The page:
Despite Absolution taking place primarily in Tevinter (giving viewers possible glimpses of settings for Dragon Age: Dreadwolf, like the summer palace that Miri, Hira, and Fairbanks target for their heist, information about the Imperium itself is fairly limited. Viewers see the downtrodden elves, primarily faceless soldiers (behind their signature helmets), and a blood mage Magister who is so far gone he lost the thread of morality well before the show starts. There is, however, one noble Tevinter character: Tassia, the Knight Commander of the summer palace, who tries to bring Rezaren back from his flirtations with blood magic. (Sorry, Tassia, that’s never really a possibility, but good on you for trying.) Tassia despises the Venatori and believes that Tevinter can be a great empire—she’s shocked when Hira, a fellow Tevinter, has turned against their nation, because she can’t fathom that response.

Of course, when Miri and friends kill Rezaren, leaving Tassia broken hearted in two ways (she’s had to face her disappointment and horror that he was definitely a full-fledged blood mage, and now he’s dead), Tassia is set up to become a full-blown villain in Season 2. But given her strong moral compass and loyalty in Season 1, it’s just as likely that she’ll end up joining our heroes by the end.

(Alas, no sign of Dorian in Absolution, though a “Pavus” is mentioned and it’s clear a second season is planned, so viewers can hope!)

The Identity of the Divine

While this one is more of a stretch, based on the flashbacks Hira and Fairbanks offer describing their mission, it very much looks like Cassandra has remained a Seeker (likely restoring that Order), and Leliana has stayed on as a spymaster. When Hira gets her assignment, and later when she pleads with Leliana to send her on an anti-Tevinter mission, Leliana is wearing her regular spymaster clothing, not the robes of the Divine. When Hira leaves for the mission, in fact, we see her leaving Skyhold with silhouettes of Leliana, Josephine, and Cullen in the background. A similarly timed image of Cassandra features the Inquisitor’s stalwart companion in her Seeker’s armor. So it’s very likely that neither Cassandra nor Leliana rose to the position of the Divine in the canon version of Thedas.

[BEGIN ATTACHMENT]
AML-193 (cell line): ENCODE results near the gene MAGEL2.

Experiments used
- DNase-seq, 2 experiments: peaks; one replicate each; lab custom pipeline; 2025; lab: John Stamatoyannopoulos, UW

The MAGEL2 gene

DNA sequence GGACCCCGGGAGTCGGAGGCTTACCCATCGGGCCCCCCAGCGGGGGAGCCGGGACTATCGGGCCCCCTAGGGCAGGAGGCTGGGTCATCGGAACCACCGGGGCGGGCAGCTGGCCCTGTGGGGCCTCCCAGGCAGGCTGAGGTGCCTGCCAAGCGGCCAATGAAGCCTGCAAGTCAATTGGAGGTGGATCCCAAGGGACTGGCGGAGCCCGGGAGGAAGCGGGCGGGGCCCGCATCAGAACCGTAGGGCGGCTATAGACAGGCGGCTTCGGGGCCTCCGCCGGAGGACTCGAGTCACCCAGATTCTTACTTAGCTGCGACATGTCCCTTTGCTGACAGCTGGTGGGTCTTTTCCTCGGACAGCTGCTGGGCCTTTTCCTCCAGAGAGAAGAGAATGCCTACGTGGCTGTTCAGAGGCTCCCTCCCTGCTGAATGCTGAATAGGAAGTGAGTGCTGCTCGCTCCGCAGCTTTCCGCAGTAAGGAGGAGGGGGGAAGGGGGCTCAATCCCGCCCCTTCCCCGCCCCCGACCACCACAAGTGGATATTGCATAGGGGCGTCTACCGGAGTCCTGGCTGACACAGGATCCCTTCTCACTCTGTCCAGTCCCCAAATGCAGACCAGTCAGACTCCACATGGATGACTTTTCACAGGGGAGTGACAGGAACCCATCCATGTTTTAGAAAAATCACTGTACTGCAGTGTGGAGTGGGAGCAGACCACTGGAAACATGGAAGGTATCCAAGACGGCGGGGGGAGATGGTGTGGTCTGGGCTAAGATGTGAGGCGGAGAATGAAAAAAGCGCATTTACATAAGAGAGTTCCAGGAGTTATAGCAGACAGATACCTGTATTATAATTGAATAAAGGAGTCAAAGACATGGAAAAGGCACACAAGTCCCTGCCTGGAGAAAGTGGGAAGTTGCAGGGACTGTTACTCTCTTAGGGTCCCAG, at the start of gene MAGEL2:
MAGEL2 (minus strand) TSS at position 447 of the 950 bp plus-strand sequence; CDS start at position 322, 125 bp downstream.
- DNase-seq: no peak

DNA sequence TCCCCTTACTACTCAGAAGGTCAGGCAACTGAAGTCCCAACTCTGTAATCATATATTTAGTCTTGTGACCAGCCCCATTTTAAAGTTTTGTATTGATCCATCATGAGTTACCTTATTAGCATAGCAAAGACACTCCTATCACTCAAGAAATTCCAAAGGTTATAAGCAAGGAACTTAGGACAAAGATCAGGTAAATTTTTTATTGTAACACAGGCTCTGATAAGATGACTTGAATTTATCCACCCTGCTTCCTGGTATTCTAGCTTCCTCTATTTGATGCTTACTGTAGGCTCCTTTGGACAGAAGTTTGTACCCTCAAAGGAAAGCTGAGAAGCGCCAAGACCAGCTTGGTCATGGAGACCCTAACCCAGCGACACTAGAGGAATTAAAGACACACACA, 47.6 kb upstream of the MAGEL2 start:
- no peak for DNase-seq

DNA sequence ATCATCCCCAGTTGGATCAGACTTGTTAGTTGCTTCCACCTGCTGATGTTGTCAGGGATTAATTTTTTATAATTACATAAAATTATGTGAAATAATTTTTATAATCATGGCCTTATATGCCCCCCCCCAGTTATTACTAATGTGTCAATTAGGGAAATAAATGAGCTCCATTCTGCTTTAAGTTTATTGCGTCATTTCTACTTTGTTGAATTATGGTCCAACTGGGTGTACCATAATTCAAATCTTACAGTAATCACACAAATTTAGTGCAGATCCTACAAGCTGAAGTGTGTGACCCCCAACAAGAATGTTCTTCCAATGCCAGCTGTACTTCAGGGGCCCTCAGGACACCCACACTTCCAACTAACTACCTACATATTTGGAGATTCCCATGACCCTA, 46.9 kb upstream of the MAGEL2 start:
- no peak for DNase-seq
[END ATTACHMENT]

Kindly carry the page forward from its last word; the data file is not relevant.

What viewers can guess from this is that Vivienne became the Divine—which means that the Inquisitor sided with the Templars rather than the mages when they had to recruit one group or the other. This choice has some huge potential impacts for the default world state of Dragon Age: Dreadwolf, as mages being back within the Circle structure means Tevinter—and the Venatori—could have fertile recruiting ground for bringing Apostate mages into their fold. With the Venatori on one side and a literal elven god on the other, the player character of DA4 is going to have a very fine tightrope to walk on…

The Crimson Knight and DA2 [Updated]

As it is, the red templars are still out and about in the world, working toward the downfall of Tevinter under the guidance of someone called the Crimson Knight, who “will have my war.” The line is one of the few spoken by the Crimson Knight, and while the voice may not be instantly recognizable, the credits reveal that it is “Meredith.” That would be Knight Commander Meredith of Kirkwall, who was corrupted by a red lyrium idol at the end of Dragon Age 2, after which she was ostensibly defeated by the player protagonist, Hawke, and their companions.

There is no mention of Meredith returning in any form in Inquisition, nor of Kirkwall being overrun by lyrium knights (it’s not a location you visit in Inquisition, but that game ends with Varric—who appears in both that game and DA2—becoming a viscount in Kirkwall and working on rebuilding it. Timeline-wise, that suggests that this corruption is currently happening underground. As for Meredith herself, she seems like she is now trapped within the dangerous red lyrium and looking to continue her templar war on mages by turning her sights to Tevinter, which could be part of the plot of DA4, which of course takes place there (Varric also narrates that trailer. Coincidence?) But most importantly, it makes the DA2 storyline (from an unfairly maligned game) matter more overall. At least, to Absolution—and hopefully DA4 as well. —Allison Keene

The fate of the world (and its canon) remain in the hands of the Dragon Age players who take on the mantle of the hero—but if you don’t import your world state as you start the new game, it’s likely this is the one you’ll be waking into.

Alana Joli Abbott is a reviewer and game writer, whose multiple choice novels, including Choice of the Pirate and Blackstone Academy for Magical Beginners, are published by Choice of Games. She is the author of three novels, several short stories, and many role-playing game supplements. She also edits fantasy anthologies for Outland Entertainment, including Bridge to Elsewhere and Never Too Old to Save the World. You can find her online at VirgilandBeatrice.com.